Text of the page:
*obligatory not financial advice*
What are Stablecoins?
A stablecoin is a token that is pegged to the value of a fiat currency and has the same price as its fiat counterpart. Essentially a stablecoin that is pegged to the US dollar is a tokenized dollar that can be used on a smart contract blockchain and its DeFi protocols. Fiat currencies are pretty much shitcoins, but we do measure value with them so there is a huge demand for them in trading and so decentralized finance needs to have some way of using them and DeFi lending platforms also often offer much higher interests when banks do, so there is a high demand for stablecoins.
Their value does fluctuate a little bit, if there is suddenly a huge pressure the swap cryptocurrencies into stablecoins for example, constantly but it is generally stable. Usually their value is held stable by a centralized entity that holds the same amount of cash, or other assets that is issued in their stablecoins and guarantees that the stablecoin holders can exchange their tokens for fiat at any time. The problem here is that you depend on this centralized entity.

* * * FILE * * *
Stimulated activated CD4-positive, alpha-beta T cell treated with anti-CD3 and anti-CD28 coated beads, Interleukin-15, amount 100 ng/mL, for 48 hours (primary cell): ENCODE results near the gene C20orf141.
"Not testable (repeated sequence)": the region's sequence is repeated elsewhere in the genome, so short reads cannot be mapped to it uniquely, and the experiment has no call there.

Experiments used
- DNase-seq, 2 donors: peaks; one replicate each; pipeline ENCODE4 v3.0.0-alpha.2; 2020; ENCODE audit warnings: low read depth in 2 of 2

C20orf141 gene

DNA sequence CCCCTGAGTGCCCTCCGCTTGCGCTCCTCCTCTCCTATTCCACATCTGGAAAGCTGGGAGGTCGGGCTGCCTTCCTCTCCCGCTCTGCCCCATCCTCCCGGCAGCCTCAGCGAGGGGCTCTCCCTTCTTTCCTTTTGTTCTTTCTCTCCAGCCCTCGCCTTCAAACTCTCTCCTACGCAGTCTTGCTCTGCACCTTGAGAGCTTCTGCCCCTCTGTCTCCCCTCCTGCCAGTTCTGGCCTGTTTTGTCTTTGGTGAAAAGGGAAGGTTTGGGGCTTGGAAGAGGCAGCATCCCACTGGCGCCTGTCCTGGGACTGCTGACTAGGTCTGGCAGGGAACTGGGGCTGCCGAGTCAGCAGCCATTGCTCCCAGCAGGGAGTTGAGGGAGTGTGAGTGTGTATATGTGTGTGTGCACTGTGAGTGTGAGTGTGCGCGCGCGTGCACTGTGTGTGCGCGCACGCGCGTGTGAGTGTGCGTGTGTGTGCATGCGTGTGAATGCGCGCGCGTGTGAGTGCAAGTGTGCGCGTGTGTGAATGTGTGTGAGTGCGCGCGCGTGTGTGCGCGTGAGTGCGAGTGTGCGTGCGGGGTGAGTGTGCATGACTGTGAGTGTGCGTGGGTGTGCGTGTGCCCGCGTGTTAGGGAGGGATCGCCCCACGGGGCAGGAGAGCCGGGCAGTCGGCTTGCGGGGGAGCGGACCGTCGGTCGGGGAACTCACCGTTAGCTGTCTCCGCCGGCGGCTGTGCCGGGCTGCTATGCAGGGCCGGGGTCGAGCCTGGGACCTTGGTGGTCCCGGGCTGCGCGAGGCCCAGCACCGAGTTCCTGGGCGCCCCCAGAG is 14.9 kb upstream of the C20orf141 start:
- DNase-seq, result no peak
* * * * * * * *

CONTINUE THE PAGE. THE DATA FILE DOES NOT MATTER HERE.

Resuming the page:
Tether, the most used centralized stablecoin, is not very transparent about their holdings and barely ever gets audited if at all, so really you need to blindly trust them if you hold USDT. Another problem is that such institutions can be targeted by regulators, recently they began demanding that all stablecoin issuers check the identity of their users, which would make it nearly impossible to use them in DeFi. Lastly, there is no point in even using DeFi if you still depend on a centralized entity. This is why we need a decentralized way of using fiat in DeFi. Here I want to show 2 different ways of getting stablecoins without depending on a centralized third party.
The Maker Protocol and the DAI stablecoin
Maker is a DeFi protocol on the Ethereum blockchain that allows its users to take loans in the decentralized stablecoin DAI. To mint the USD based stablecoin you need to lock up a collateral in the form of a cryptocurrency like ETH. This is useful if you need liquidity but don't want to sell your assets because you think that they will keep growing. You can mint DAI in the value of 80% of your collateral, for example if you have $100 worth of ETH you can get $80 worth of DAI. Once you have the DAI you can use it however you want, if you want to get your collateral back you will need to pay back the loan.
The value of DAI is kept stable by a control in supply and demand. Should the value get lower than $1, then Maker will start charging higher fees to discourage people from having a DAI loan and therefor lower the supply. Should the value get higher then it will increase the interest rate you could earn with DAI on Maker to encourage people to get DAI and increase the supply, which would lower the price.